(FNM) and Freddie Mac
(FRE). (Note that Fannie and Freddie, along with the Federal Home Loan Bank and the Federal Farm Credit Bank, among others, also issue what's called federal agency debt. These are bonds rather than mortgage-backed securities, and they are a staple of government funds and some Treasury funds.) Fannie and Freddie mortgage-backed securities are considered slightly riskier than Ginnie Mae's because while Ginnie is a government agency, Fannie and Freddie are private, government-sponsored enterprises. "Congress may be less willing to rescue a financially strapped GSE," University of Missouri professors Charles Corrado and Bradford Jordan write in their forthcoming textbook, Fundamentals of Investments. As with Ginnie Mae funds, the rest of a general mortgage fund can be just about anything.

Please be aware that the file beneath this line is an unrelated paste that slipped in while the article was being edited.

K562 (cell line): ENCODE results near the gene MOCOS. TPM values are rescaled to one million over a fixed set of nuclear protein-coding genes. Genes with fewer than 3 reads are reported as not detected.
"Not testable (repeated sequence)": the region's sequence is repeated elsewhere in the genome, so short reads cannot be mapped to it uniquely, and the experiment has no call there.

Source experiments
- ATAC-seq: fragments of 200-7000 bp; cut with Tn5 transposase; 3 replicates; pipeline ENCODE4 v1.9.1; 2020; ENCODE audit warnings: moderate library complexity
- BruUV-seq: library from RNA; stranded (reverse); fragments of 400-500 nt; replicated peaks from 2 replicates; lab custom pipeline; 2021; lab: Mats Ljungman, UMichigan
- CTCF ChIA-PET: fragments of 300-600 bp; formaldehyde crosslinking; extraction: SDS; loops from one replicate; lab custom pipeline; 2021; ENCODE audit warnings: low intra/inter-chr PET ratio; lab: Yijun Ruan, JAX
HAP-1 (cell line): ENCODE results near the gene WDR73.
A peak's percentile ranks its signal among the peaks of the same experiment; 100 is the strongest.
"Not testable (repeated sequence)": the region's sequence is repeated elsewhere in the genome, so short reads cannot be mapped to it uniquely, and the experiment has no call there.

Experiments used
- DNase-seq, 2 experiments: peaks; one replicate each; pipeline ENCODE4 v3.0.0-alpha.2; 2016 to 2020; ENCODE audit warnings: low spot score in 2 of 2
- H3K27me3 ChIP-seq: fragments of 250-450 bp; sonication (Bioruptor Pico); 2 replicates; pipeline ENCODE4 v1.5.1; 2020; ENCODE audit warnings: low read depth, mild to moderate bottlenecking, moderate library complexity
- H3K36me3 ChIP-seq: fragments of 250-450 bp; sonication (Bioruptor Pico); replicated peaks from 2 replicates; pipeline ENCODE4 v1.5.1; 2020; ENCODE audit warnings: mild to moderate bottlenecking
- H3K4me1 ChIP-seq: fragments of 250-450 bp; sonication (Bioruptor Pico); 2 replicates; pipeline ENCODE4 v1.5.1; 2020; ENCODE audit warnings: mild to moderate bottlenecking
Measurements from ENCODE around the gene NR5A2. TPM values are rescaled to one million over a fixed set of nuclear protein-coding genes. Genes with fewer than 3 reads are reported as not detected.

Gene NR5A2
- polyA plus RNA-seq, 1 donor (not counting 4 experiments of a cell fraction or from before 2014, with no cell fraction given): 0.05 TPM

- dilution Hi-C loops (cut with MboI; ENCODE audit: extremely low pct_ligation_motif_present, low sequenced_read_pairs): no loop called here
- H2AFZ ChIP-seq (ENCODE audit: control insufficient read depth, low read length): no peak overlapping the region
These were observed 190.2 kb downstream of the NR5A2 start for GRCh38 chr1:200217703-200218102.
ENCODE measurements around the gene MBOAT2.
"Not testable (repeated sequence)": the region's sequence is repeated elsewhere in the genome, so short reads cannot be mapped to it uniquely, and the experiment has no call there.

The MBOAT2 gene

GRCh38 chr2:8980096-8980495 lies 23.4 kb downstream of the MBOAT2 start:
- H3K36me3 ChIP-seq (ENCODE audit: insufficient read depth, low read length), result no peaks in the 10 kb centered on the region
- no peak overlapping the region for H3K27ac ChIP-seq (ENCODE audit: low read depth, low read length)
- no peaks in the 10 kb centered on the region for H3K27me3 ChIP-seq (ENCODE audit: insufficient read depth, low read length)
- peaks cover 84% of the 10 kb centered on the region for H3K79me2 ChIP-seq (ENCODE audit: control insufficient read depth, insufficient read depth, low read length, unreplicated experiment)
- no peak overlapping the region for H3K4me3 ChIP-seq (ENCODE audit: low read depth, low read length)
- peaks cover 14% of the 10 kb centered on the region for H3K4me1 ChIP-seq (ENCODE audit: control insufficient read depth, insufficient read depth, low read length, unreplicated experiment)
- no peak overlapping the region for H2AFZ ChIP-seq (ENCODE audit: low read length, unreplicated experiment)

Finally, there are adjustable-rate mortgage funds, but they haven't really caught on. At the end of August, according to
, there was just $3.5 billion in so-called ARM funds, compared to $41.1 billion in Ginnie Mae funds and $11.6 billion in general mortgage funds.
The key point here is that if you are looking to eke out a bit more yield and return than a Treasury or government fund, but without adding much credit risk, it's important to find out whether a GNMA or general mortgage fund makes a practice of holding anything but federally guaranteed mortgage-backed securities and Treasury securities. Some funds hold private mortgage-backed securities, asset-backed securities and corporate bonds. They can goose a fund's return, but the additional credit risk can also hurt it in an economic downturn.